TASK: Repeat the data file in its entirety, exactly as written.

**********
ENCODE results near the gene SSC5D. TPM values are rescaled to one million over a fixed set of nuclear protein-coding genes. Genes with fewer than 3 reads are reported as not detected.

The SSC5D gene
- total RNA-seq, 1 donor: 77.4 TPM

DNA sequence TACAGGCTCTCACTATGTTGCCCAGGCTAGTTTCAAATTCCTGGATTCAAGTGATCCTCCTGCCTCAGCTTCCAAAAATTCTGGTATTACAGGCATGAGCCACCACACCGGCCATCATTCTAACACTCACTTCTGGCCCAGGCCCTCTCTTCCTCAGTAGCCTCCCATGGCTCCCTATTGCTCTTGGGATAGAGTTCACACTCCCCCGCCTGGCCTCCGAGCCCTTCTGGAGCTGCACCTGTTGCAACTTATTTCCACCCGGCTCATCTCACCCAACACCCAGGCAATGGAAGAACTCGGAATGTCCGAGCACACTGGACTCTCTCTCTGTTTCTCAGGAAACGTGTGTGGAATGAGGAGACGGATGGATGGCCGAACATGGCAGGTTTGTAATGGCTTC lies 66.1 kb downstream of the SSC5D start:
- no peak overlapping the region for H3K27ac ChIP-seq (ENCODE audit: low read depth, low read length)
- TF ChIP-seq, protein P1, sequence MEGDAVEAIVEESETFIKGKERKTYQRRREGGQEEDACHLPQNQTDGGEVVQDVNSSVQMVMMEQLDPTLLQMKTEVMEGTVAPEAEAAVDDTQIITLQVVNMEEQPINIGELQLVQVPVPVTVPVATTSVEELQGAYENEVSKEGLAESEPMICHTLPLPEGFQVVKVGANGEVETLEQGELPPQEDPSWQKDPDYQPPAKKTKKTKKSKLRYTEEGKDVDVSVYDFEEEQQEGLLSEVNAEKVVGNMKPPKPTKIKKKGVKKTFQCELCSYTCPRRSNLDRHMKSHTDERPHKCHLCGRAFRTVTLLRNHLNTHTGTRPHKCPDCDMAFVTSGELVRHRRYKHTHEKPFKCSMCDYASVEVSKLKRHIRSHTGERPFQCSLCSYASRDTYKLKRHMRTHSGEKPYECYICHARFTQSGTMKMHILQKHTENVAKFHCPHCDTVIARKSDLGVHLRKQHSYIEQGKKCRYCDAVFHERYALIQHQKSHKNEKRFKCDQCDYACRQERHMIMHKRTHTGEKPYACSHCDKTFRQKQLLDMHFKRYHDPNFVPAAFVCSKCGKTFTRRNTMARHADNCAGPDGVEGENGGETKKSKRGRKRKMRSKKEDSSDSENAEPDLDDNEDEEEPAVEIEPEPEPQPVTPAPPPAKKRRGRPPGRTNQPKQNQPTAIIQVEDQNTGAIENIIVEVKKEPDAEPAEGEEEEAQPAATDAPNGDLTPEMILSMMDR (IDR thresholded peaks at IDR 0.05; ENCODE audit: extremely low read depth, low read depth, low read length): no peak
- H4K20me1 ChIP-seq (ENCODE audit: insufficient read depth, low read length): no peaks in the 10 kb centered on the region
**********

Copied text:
ENCODE results near the gene SSC5D. TPM values are rescaled to one million over a fixed set of nuclear protein-coding genes. Genes with fewer than 3 reads are reported as not detected.

The SSC5D gene
- total RNA-seq, 1 donor: 77.4 TPM

DNA sequence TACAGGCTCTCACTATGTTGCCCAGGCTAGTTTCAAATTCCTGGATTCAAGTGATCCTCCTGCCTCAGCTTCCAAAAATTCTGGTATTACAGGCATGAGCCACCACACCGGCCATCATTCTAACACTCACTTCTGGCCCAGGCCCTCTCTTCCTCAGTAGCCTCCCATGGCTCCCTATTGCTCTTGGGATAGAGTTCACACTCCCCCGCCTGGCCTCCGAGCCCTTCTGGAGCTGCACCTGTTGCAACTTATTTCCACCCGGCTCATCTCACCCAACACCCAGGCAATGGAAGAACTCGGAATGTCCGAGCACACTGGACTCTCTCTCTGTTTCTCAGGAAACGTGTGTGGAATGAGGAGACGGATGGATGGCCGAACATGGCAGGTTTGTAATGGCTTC lies 66.1 kb downstream of the SSC5D start:
- no peak overlapping the region for H3K27ac ChIP-seq (ENCODE audit: low read depth, low read length)
- TF ChIP-seq, protein P1, sequence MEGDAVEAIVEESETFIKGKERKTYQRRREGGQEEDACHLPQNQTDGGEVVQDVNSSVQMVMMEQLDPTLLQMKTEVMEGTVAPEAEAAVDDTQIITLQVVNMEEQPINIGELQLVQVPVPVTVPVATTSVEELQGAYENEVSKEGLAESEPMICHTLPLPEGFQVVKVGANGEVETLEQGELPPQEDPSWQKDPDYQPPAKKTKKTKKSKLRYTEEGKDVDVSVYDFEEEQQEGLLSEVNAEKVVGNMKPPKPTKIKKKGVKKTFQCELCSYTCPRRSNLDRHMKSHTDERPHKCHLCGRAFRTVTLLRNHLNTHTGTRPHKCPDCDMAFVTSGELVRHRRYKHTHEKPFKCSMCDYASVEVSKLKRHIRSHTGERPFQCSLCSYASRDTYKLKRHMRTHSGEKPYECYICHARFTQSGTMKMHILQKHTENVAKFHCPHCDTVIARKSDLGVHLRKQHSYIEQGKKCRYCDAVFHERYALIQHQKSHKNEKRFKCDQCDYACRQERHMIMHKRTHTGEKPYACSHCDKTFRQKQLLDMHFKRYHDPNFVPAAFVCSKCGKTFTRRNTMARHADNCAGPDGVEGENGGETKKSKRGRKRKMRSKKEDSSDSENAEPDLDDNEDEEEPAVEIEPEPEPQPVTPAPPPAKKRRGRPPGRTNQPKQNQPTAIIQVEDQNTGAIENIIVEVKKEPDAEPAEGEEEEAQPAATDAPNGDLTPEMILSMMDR (IDR thresholded peaks at IDR 0.05; ENCODE audit: extremely low read depth, low read depth, low read length): no peak
- H4K20me1 ChIP-seq (ENCODE audit: insufficient read depth, low read length): no peaks in the 10 kb centered on the region